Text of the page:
We stopped here for lunch and were munching away on sandwiches...

When just to left of this photo a bear eased itself into the river and began swimming across to a small island. Best part? We had two pairs of binoculars ready to go and so were both able to watch at the same time without resorting to fisticuffs. He (or she) slowly climbed up the opposite bank and ambled wetly along the shoreline before disappearing into the trees. It was very cool to see. Shortly afterwards we drifted downstream and by chance saw him swimming across again behind us.

What else? Kokanee, sockeye, coho. Loads of bald eagles. A few kingfishers. Brenda got stung by a wasp. After 4 hours of paddling and just as it seemed to be getting a bit tedious Trinity Bridge came into view around a corner.

Where we swapped the canoe for bikes.

Phase 2 went off without a hitch and we were back at the car in less than an hour. A great way to paddle a section of the Shuswap.

Monday, September 02, 2013

Mount Assiniboine North Ridge

Update April 2017:
Google nuked Picasa Web Albums so these photos no longer click through to full size versions. Thanks Google. Here's the full album on Google Photos.

Mount Assiniboine was fresh on my mind after climbing Lunette Peak just a few weeks ago. I first tried to climb the north ridge 13 years ago. It was a trip best forgotten as I spent a cold and lonely night retching my guts up outside the hut. It was a crowded and noisy place and let's just say that hygiene wasn't the first thing on people's minds.

Dave suggested having another go over the long weekend. I agreed with the idea that we should hike in a day late in order to be out of synch with the Labour Day crowds. Also to bring a tent. This turned out to be just about the best decision I've ever made.

The hike in took us 8 hours which was fully 2 more than the guidebook suggests. We suck. But Assiniboine Lake was a real highlight.

The scree much less so.

Crossing old moraines I almost tripped over this ptarmigan who stood there blinking at me long enough to get a photo.

The final scree slope up to the Alberta-BC border was agonizing but once at the col we got our first look at the Hind Hut and Magog Lake far below.

At the hut we met two guys sitting outside watching the route through binoculars.

Carl and Roger told us that there had been 27 people that night in a hut designed to sleep 14. It was now 4:00PM and not a single party had returned from the climb. Through binoculars we could see people spread all over the mountain, kicking rocks down on each other, rappelling, pulling ropes. Shouts of "ROCK!" rang out every few minutes. There was so much rock fall it seemed a miracle that no one got smoked. What a gong show. We were so happy not be on that mountain.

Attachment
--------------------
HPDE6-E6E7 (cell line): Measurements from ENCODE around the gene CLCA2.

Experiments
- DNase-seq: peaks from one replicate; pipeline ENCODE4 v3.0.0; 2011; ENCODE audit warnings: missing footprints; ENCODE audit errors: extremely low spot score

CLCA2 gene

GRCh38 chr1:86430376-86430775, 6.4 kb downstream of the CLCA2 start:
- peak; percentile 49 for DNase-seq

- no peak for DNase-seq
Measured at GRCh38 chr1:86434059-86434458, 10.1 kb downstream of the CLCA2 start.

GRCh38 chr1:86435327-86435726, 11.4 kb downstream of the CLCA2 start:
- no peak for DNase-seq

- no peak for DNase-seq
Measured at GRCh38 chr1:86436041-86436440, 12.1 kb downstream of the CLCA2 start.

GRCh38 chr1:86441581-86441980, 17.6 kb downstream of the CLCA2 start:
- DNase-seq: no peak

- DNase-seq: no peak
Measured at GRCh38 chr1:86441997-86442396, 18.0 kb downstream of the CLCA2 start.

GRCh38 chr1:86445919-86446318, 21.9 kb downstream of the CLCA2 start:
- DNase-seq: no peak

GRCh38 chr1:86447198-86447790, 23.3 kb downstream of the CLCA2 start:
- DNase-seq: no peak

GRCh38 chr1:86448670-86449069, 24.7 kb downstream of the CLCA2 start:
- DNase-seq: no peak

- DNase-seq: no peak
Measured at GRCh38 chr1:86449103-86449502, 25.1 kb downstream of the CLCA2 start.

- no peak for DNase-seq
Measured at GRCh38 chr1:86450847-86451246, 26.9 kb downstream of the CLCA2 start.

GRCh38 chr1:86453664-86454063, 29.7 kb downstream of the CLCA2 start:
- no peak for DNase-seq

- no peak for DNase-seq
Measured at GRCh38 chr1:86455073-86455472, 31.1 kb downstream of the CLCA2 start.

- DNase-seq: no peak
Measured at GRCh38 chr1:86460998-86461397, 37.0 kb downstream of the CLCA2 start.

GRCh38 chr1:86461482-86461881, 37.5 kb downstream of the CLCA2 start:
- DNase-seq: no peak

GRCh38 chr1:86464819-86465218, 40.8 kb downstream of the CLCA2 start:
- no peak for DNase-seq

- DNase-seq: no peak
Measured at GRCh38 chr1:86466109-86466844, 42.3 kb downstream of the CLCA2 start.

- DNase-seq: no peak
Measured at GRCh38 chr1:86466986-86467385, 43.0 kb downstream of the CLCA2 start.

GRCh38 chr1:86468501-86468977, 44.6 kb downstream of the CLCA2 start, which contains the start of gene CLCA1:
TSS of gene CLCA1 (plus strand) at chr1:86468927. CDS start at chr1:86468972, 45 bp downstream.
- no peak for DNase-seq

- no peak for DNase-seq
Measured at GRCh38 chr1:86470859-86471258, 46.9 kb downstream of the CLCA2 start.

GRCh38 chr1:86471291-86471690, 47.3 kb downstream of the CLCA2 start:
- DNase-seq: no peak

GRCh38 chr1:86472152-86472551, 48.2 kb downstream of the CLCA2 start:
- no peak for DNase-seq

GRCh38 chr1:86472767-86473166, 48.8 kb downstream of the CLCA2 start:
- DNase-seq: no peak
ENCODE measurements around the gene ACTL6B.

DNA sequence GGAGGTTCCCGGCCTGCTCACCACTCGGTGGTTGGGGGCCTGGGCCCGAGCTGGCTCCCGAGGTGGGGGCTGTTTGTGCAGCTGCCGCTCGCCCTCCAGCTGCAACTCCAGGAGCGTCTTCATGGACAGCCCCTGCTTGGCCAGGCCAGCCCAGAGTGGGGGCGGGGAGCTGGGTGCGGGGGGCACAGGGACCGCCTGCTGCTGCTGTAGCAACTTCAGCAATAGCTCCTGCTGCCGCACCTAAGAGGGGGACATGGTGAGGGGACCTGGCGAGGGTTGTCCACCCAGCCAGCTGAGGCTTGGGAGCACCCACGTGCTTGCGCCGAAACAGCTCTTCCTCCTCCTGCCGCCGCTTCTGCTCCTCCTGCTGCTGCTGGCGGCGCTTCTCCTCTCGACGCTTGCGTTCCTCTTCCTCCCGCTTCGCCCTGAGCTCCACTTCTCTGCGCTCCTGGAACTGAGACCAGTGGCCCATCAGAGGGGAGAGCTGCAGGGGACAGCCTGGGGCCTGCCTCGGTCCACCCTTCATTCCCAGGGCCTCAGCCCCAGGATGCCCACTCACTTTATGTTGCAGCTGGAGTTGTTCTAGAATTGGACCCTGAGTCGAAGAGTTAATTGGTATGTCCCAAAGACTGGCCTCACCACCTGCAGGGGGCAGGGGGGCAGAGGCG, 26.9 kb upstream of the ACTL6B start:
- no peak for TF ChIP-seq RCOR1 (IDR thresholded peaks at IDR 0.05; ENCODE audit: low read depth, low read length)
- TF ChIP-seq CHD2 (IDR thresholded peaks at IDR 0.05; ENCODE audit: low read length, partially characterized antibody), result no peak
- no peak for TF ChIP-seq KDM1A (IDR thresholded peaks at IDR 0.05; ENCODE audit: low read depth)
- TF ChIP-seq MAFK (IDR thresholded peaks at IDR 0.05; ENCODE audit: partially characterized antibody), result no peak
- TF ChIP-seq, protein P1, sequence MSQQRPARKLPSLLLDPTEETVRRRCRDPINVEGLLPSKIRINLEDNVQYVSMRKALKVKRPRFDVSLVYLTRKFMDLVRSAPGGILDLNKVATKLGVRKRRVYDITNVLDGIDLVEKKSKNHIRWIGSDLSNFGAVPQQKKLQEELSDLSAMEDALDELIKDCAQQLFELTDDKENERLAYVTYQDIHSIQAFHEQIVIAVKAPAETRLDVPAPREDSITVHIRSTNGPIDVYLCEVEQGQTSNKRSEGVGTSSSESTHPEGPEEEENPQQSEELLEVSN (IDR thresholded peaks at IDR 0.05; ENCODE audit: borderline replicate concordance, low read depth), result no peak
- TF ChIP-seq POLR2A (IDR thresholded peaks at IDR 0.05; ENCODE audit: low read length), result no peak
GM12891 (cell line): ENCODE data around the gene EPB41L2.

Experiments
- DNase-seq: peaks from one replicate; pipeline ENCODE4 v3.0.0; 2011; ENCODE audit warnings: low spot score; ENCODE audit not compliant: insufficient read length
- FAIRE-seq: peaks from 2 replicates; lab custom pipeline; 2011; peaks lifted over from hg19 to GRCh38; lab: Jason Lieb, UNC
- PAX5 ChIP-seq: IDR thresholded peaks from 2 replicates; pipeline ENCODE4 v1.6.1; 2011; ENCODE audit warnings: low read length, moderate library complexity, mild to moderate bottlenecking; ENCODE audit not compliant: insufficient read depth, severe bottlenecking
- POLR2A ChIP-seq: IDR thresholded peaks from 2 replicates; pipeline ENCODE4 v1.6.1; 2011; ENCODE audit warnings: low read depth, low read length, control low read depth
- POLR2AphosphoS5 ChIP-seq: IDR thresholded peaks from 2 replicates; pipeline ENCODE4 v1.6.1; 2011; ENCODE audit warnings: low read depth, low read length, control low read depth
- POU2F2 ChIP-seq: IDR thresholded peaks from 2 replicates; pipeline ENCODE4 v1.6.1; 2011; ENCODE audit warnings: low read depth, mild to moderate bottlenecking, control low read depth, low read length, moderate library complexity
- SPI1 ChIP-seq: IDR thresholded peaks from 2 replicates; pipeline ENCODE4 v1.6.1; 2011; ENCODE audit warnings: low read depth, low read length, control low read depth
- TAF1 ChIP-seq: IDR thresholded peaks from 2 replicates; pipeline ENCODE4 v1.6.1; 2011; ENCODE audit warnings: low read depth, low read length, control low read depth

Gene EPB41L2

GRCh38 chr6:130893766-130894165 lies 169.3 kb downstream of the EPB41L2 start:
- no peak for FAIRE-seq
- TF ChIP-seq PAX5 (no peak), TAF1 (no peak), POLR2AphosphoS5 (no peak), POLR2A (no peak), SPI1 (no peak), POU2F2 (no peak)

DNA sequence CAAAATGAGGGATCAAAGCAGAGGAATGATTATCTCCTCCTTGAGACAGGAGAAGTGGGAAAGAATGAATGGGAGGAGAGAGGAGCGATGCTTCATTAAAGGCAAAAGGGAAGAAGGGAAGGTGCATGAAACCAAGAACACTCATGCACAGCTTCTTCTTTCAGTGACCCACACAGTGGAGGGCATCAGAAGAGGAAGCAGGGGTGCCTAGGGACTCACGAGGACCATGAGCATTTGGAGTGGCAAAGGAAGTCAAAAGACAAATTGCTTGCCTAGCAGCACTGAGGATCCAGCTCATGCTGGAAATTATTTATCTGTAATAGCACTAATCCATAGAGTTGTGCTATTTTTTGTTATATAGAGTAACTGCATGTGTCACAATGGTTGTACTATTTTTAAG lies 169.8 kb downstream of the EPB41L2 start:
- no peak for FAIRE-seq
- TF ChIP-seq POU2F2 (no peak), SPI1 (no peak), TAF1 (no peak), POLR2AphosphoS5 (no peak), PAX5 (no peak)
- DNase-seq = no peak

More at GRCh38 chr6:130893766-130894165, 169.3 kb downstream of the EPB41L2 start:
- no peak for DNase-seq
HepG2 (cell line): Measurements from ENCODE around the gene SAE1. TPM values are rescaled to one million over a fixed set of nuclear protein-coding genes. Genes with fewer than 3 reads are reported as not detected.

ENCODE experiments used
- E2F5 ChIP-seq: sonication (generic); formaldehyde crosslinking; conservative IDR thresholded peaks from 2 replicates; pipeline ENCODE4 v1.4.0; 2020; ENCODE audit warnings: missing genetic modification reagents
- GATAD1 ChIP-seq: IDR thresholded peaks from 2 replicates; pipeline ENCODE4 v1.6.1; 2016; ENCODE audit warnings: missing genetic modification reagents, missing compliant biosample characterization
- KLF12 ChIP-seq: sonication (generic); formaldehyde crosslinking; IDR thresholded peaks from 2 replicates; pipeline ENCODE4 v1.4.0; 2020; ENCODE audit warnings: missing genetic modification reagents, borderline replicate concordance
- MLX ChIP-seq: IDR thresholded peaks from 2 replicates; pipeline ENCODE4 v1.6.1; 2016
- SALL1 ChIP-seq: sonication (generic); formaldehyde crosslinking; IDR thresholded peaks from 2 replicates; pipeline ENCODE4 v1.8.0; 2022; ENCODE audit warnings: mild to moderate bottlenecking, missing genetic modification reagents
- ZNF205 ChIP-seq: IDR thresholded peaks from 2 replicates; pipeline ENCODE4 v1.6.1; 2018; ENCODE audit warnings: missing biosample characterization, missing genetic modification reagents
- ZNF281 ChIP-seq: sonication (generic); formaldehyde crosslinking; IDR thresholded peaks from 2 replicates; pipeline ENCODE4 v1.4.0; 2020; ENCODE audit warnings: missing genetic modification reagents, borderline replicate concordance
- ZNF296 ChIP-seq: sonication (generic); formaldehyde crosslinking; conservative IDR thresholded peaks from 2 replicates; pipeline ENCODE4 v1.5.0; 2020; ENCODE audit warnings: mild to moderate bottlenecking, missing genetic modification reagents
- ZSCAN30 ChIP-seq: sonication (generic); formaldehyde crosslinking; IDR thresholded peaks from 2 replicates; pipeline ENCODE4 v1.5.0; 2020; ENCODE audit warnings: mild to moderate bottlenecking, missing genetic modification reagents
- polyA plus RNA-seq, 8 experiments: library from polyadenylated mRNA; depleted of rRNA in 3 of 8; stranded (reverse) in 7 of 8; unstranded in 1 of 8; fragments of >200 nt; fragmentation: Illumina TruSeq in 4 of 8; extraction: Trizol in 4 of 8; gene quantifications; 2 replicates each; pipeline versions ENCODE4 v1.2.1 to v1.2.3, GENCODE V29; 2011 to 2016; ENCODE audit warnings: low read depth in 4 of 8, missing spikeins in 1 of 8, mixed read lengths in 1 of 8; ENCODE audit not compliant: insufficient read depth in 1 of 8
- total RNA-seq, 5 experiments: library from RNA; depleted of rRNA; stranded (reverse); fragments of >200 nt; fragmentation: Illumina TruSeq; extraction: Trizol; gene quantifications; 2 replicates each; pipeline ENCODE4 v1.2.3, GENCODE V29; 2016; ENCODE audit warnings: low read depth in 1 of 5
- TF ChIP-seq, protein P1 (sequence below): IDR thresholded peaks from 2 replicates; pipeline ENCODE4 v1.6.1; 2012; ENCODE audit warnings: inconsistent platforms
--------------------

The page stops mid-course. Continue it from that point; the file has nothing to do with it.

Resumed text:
After dinner people began returning from the climb in ones and twos. As the light faded it became clear that several people would spending the night out. We set a 5:00AM start time with R&C and turned in.

The next morning we toiled up the rubble of the lower half of the route by headlamp. What a pile of choss. At daybreak we came across a party of three on their way down. They had spent a long and cold night out and looked a little haggard but otherwise non the worse for wear. We offered them food and water which they declined and then wished them well as we parted in opposite directions.

We negotiated our way through the Red Band without needing the rope and found ourselves on solid rock for the first time just as the sun came out in earnest.

From here the route is delightful: good rock, albeit a bit slippery with the fresh snow, terrific exposure, and fun climbing.

We were on top before 9:00AM.

On the descent we made 5 or 6 rappels along the ridge.

After this we put the rope away and reversed our steps through the Red Band before skittering back down over the endless scree. Have I mentioned the scree? Gawd the amount of rubble on this peak just blew my mind.

In the end we were 4 hours up and 4 hours down and didn't use the rope at all on the way up. I wouldn't class the north ridge among the most aesthetic of climbs but it's a great setting and combined with the lovely approach hike it makes for a memorable trip.

Check out Roger's superb photos on Flickr.

Sunday, August 25, 2013

Buchan Bay (Okanagan Mountain Park)

Crappy weather in Rogers Pass kept us closer to home this weekend. Eager to get some exercise we made a short overnight trip to Okanagan Mountain Park. We did a similar trip last June except that this time we stayed at Buchan Bay rather than Commando Bay.